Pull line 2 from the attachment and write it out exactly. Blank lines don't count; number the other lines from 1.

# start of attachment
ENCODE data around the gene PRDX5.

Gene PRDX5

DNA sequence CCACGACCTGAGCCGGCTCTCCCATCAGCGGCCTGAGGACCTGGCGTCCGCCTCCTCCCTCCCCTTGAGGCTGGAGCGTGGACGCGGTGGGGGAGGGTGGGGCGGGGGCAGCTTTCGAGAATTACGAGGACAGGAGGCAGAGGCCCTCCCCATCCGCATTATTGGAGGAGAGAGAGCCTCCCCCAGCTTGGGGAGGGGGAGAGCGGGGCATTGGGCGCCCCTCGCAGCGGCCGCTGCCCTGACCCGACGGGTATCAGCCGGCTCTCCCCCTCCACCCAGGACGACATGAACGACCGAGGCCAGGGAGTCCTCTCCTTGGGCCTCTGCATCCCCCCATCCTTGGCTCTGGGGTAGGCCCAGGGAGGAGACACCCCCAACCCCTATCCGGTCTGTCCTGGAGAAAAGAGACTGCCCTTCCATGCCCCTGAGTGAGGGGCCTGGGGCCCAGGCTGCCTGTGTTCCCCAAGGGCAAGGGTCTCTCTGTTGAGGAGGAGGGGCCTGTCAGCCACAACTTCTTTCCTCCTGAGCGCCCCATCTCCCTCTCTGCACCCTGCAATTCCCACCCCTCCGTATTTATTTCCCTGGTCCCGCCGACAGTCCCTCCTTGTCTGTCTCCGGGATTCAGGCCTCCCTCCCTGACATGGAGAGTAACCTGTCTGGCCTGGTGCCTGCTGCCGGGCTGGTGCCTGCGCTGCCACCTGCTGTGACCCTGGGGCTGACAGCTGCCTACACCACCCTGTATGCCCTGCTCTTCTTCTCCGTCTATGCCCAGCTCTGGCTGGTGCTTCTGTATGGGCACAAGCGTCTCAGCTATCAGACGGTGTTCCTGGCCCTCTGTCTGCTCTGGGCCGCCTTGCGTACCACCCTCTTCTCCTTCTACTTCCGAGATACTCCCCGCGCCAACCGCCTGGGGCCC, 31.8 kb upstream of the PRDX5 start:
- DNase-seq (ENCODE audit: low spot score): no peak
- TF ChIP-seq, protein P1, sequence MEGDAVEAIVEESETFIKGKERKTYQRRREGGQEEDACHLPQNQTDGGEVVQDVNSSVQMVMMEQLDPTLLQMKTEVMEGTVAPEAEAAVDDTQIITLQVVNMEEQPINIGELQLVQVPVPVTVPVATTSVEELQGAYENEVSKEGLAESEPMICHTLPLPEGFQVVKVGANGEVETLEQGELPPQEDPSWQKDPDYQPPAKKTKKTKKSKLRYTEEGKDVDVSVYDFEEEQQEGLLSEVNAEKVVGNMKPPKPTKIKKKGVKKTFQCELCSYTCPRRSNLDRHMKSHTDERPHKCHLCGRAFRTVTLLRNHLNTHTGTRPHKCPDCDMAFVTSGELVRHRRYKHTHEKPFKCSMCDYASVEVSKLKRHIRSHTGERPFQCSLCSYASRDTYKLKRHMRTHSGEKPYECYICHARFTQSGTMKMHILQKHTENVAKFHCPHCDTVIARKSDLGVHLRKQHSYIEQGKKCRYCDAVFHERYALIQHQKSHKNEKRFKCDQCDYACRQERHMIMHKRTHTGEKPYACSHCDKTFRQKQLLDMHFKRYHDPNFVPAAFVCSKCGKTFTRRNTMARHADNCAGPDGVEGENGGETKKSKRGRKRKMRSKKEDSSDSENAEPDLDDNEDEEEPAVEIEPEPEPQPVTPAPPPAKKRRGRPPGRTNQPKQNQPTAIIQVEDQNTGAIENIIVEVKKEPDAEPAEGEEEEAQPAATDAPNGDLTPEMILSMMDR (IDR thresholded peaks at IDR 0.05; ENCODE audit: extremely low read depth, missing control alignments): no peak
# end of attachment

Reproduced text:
Gene PRDX5